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5 Reasons Why the World Needs Studio Ghibli

By Nadia Chaudhury | Lists | August 4, 2014 |

By Nadia Chaudhury | Lists | August 4, 2014 |

While the rumors of Studio Ghibli’s demise may have been greatly exaggerated (the studio will take a break and rethink its entire structure), it still made me think about how much I love the production company and Hayao Miyazaki’s cinematic imagination. I’ve said before how I can’t wait until my future-kids see My Neighbor Totoro, but there are a few other reasons why it’ll be a shame Studio Ghibli closes up shop for good.

1. The characters
The characters that exist in Ghibli’s world are breathtakingly weird and amazingly complex. Where else can you see a fish girl who loves ham (Ponyo), or a giant rabbit-like forest creature with a penchant for umbrellas (My Neighbor Totoro), or a teen witch with a talking black cat (Kiki’s Delivery Service)?

2. The imagined worlds
While the stories stem from familiar old-as-time tales, like Ponyo to A Little Mermaid or The Secret World of Arrietty to The Borrowers, the worlds within Ghibli’s movies are so fully formed and detailed. In the fantastical Spirited Away, a little girl gets trapped in a spirit world where people turn to pigs and babies morph into fat mice, and that’s nothing compared to Porco Rosso, where a war veteran/bounty hunter is a pig.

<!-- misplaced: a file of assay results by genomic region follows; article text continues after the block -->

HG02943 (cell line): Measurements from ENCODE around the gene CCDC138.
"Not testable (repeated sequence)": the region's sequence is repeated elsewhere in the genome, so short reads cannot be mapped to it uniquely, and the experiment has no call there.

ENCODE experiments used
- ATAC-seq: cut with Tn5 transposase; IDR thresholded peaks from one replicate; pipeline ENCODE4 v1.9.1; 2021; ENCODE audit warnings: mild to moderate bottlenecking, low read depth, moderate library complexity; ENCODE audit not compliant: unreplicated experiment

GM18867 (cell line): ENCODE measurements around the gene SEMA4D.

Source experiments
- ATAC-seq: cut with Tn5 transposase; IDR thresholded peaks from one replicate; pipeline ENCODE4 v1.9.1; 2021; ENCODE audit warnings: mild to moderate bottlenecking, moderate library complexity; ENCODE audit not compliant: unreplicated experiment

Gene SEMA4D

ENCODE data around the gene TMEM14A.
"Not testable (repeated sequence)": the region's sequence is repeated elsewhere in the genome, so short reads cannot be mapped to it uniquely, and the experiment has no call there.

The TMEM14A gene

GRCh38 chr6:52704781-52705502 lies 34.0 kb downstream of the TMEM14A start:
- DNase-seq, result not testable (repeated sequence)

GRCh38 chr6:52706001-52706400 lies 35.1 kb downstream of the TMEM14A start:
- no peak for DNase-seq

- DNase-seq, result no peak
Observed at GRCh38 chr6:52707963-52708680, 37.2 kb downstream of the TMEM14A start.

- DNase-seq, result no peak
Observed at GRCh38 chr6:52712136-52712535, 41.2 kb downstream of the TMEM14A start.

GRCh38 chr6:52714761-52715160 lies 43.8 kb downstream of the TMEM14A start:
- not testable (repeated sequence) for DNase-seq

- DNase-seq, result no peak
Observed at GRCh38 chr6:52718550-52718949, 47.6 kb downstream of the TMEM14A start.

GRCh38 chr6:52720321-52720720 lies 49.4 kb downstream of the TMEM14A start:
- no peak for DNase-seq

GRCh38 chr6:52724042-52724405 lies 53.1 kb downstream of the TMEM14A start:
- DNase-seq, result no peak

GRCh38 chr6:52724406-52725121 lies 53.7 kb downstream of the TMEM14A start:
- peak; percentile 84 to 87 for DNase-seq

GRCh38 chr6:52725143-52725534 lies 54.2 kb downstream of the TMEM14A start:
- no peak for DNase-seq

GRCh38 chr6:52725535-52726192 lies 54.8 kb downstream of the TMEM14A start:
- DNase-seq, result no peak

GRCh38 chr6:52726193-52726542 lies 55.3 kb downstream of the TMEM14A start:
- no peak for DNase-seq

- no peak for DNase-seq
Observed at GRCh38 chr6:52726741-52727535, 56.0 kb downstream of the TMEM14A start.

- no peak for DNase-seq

3. The voiceovers
While I’m Team Subtitles, at least the actors and actresses Ghibli casts for their English translations are appropriate. Of course Liam Neeson would play the king of the sea to Cate Blanchett’s queen and goddess of mercy in Ponyo, and Christian Bale would be an eccentric wizard who can turn into creatures in Howl’s Moving Castle, and Amy Poehler and Will Arnett would be married (*sob*) borrowers in Arrietty.

4. The animation
The look of the hand-drawn creations reminds me of old school Disney movies, but with a slightly rougher edge that makes it’s more pleasurable (and adult-looking).

5. Better children’s movies
Studio Ghibli films work both for adults and children because of their dual dark and light nature. There are grand lessons to be learned about environmentalism and letting the forest be (Princess Mononoke), or being open to change (Spirited Away). But they’re dark, too, like in The Wind Rises, when Jiro realizes his creations are being used for evil. Plus, none of the films end with a CGI rat dancing to a Black Eyed Peas song.


Nadia Chaudhury periodically gets the Ponyo theme song stuck in her head.